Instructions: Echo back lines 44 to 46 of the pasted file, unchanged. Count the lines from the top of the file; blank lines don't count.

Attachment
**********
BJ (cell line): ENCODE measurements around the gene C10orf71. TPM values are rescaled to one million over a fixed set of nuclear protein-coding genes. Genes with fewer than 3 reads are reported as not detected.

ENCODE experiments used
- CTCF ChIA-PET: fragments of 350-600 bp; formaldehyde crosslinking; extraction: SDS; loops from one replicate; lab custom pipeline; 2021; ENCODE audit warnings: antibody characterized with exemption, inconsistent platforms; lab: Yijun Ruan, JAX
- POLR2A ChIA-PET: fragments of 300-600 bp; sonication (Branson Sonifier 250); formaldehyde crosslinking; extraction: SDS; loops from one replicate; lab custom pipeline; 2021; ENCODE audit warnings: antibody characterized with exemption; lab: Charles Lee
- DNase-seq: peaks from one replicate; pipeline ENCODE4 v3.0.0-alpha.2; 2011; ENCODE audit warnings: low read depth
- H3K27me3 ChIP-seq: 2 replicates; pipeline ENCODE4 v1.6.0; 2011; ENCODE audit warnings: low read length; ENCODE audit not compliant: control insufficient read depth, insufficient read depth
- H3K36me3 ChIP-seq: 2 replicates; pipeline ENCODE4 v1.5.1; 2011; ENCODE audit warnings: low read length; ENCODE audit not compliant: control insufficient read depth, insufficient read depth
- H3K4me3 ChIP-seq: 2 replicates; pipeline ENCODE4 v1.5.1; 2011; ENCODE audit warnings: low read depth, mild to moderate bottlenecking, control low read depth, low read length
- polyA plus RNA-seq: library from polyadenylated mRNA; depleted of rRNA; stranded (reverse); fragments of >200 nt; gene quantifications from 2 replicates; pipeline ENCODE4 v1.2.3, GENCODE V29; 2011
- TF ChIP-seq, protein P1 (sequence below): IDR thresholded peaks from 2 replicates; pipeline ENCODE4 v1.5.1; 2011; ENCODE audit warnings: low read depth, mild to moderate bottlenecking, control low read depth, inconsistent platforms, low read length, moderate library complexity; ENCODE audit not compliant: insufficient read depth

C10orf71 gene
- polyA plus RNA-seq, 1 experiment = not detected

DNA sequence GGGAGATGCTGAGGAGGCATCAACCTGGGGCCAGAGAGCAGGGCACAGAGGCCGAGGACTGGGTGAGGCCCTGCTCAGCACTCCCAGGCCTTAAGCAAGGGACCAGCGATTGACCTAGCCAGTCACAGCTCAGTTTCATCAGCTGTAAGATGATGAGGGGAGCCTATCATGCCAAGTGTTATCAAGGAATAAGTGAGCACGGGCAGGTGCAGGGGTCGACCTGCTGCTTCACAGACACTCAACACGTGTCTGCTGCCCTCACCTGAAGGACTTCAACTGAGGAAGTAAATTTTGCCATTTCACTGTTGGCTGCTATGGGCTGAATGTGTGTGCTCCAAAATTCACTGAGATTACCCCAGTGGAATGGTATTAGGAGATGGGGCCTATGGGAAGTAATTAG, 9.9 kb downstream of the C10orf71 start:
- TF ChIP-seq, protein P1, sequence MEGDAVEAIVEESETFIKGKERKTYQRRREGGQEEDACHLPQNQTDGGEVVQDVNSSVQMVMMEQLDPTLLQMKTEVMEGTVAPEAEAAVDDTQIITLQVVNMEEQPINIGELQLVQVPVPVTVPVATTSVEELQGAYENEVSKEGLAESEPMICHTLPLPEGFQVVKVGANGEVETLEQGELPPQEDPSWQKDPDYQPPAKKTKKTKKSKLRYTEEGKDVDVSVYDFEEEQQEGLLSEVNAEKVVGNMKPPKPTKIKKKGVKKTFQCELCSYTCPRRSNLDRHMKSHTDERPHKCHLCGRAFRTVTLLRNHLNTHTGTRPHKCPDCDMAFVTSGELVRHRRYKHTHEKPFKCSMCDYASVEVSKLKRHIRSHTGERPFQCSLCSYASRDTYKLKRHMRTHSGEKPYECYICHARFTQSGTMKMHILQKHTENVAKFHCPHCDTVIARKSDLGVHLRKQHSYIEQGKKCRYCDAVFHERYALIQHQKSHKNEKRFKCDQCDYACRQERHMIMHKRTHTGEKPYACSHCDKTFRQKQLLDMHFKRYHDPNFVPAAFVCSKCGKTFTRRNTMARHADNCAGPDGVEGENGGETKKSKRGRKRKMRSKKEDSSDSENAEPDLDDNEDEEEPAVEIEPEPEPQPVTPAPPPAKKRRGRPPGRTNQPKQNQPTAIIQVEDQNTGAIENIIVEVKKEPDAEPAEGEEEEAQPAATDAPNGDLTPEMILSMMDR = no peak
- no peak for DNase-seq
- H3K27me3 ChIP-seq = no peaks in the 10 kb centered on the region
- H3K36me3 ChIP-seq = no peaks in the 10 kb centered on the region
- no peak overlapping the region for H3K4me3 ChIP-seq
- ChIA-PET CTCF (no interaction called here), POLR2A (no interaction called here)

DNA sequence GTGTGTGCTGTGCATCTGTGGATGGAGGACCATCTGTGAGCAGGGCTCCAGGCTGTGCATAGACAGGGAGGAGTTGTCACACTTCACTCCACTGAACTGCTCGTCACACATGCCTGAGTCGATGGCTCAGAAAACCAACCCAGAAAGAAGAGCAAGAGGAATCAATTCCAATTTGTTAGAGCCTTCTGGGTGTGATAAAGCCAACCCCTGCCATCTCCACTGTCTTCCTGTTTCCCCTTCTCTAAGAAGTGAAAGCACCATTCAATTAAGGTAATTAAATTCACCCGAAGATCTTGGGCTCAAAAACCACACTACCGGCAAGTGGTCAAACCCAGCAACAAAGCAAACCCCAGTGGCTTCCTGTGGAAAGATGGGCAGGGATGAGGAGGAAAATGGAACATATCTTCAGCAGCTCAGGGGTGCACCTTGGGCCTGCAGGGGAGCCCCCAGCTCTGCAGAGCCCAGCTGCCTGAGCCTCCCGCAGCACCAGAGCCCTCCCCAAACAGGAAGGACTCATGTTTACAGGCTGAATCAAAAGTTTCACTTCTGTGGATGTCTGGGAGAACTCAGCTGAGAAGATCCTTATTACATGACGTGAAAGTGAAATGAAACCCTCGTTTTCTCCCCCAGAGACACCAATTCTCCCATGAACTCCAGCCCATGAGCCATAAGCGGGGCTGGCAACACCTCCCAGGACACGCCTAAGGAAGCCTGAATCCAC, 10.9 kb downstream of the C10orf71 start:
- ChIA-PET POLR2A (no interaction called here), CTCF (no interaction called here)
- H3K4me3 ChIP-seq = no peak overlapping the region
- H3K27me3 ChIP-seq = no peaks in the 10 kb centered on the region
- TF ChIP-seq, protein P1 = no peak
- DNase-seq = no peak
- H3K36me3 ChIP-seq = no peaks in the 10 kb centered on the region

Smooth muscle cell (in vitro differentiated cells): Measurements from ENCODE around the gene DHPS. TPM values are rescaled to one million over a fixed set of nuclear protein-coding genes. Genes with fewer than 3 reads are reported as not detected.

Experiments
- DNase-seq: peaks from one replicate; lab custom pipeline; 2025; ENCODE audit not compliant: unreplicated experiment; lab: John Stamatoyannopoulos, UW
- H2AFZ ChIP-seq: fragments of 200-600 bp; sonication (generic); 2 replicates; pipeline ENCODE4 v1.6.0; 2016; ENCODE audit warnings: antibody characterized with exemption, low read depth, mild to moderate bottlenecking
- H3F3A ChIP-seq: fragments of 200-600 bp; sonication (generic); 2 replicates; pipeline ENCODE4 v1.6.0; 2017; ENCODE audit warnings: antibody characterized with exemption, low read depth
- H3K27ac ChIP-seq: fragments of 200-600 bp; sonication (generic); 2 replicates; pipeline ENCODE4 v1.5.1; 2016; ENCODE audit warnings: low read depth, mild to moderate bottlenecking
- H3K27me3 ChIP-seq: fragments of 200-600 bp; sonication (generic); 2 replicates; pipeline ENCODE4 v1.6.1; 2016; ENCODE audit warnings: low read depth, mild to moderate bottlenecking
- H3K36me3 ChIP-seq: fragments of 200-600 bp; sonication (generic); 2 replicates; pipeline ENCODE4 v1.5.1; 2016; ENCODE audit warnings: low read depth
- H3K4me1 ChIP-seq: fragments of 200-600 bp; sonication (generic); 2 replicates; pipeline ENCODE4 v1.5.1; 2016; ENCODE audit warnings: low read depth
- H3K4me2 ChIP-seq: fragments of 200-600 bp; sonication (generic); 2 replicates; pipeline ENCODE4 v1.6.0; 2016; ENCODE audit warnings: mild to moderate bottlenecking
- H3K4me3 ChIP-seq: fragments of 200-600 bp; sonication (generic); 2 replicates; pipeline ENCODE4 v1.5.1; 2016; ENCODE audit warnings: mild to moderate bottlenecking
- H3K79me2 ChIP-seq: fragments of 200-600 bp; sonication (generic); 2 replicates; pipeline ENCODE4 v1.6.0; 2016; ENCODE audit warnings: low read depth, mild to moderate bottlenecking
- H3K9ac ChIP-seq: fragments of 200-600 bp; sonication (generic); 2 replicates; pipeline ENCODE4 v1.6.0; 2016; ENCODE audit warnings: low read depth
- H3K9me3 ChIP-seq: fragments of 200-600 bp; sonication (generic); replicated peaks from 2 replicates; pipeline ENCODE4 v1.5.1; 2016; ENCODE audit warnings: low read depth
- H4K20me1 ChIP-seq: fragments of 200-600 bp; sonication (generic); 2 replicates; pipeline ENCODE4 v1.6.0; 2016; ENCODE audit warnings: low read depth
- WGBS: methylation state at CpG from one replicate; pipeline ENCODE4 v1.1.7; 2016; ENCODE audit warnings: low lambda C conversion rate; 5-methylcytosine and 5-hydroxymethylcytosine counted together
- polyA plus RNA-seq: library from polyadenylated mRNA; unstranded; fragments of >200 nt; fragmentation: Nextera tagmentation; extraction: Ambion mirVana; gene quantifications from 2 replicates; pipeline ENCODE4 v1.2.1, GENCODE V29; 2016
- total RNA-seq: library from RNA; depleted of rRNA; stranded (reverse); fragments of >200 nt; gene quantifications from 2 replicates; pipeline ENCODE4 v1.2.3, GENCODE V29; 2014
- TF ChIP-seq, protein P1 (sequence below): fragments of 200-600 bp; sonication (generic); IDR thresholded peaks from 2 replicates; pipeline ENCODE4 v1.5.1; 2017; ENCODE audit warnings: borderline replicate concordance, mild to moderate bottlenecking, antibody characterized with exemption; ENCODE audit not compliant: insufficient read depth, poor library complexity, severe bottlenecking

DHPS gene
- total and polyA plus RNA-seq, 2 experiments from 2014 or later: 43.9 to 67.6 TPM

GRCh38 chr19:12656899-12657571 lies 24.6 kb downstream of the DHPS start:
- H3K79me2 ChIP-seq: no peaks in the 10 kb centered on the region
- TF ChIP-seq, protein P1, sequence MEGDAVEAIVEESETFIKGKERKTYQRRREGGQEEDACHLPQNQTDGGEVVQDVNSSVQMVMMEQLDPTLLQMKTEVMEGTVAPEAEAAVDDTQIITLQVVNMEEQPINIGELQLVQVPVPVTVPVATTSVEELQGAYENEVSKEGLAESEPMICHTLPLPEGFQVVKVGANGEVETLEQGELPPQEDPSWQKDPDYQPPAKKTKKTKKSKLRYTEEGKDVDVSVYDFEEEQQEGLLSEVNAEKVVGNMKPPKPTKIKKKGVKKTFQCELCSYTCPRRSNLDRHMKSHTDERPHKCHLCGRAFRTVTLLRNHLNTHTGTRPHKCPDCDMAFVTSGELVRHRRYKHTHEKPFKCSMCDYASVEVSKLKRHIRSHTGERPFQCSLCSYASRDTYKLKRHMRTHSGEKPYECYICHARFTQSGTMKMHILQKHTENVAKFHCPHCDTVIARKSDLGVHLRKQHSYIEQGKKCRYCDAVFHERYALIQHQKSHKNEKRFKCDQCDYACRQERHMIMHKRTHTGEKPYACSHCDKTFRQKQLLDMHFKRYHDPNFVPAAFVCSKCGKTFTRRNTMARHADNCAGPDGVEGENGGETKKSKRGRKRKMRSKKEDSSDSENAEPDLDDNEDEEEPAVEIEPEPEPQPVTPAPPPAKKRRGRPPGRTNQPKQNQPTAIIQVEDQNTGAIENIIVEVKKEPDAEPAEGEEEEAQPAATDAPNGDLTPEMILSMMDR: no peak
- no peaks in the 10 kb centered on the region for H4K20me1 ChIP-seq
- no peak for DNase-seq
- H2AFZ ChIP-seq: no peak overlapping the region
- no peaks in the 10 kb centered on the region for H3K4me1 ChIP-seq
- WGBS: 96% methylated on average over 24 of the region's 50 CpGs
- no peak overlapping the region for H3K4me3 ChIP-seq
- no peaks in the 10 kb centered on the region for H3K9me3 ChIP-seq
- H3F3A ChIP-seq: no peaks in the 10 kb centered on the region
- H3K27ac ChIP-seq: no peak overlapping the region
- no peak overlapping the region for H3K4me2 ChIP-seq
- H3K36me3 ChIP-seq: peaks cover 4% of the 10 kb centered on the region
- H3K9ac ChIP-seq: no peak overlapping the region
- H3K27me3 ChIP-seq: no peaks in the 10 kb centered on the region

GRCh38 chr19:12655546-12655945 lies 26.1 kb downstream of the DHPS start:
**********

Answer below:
- total RNA-seq: library from RNA; depleted of rRNA; stranded (reverse); fragments of >200 nt; gene quantifications from 2 replicates; pipeline ENCODE4 v1.2.3, GENCODE V29; 2014
- TF ChIP-seq, protein P1 (sequence below): fragments of 200-600 bp; sonication (generic); IDR thresholded peaks from 2 replicates; pipeline ENCODE4 v1.5.1; 2017; ENCODE audit warnings: borderline replicate concordance, mild to moderate bottlenecking, antibody characterized with exemption; ENCODE audit not compliant: insufficient read depth, poor library complexity, severe bottlenecking

DHPS gene